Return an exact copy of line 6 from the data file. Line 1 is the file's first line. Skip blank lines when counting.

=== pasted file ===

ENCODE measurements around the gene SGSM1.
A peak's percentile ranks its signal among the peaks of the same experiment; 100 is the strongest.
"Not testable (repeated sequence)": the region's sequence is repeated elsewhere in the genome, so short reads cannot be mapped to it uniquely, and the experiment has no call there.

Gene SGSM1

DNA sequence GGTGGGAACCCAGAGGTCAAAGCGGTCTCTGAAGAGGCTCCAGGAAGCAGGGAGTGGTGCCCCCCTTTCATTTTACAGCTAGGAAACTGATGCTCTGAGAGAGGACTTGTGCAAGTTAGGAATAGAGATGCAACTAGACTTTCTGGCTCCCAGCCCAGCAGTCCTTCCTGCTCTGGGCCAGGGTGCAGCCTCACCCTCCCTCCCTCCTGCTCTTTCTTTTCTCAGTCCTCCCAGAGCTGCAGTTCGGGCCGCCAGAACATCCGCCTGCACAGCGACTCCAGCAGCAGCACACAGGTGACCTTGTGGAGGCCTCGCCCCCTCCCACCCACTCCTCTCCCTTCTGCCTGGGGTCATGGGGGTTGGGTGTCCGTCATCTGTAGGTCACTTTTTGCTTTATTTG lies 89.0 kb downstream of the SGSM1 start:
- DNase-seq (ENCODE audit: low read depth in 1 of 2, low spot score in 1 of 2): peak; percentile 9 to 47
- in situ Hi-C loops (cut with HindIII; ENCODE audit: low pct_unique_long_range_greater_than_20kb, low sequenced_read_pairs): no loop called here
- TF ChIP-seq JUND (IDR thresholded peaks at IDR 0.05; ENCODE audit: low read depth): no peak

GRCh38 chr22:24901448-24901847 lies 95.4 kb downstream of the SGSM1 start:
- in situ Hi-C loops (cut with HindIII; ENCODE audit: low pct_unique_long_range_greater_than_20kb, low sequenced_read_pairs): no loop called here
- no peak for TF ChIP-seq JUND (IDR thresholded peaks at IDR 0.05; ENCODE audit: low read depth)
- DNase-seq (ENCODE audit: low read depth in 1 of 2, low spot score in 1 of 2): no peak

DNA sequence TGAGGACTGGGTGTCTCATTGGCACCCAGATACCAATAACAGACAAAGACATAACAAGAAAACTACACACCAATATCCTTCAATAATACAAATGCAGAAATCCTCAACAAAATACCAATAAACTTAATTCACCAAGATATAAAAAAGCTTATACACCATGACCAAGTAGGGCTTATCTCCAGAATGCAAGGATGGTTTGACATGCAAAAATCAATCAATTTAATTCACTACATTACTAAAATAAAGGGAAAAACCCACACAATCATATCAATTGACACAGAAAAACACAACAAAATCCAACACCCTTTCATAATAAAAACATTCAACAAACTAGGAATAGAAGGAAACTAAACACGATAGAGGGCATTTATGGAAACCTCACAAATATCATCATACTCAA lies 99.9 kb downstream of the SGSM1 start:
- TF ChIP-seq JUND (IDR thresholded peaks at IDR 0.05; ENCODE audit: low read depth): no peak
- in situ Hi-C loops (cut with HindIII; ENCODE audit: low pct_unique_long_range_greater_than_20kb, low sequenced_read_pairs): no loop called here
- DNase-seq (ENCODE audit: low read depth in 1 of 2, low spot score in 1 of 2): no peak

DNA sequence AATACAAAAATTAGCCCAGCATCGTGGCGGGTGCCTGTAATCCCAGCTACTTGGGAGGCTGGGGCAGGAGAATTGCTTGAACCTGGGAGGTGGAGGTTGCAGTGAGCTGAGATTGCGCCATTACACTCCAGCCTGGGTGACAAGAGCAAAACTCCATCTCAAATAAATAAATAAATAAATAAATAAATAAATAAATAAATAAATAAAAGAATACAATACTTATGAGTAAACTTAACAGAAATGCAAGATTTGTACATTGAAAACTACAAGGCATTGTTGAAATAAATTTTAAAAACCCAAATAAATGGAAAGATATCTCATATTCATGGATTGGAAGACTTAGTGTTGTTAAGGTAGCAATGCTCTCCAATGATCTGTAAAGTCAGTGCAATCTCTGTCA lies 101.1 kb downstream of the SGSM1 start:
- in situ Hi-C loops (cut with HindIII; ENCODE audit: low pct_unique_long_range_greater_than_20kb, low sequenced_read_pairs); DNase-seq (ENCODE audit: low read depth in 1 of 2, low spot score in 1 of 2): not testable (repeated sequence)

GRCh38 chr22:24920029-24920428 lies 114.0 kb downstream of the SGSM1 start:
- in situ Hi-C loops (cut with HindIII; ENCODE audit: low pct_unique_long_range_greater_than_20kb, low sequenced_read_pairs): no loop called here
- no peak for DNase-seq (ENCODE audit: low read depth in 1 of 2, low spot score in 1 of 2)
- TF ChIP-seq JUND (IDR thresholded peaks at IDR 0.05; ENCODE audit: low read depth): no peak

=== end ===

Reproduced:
- DNase-seq (ENCODE audit: low read depth in 1 of 2, low spot score in 1 of 2): peak; percentile 9 to 47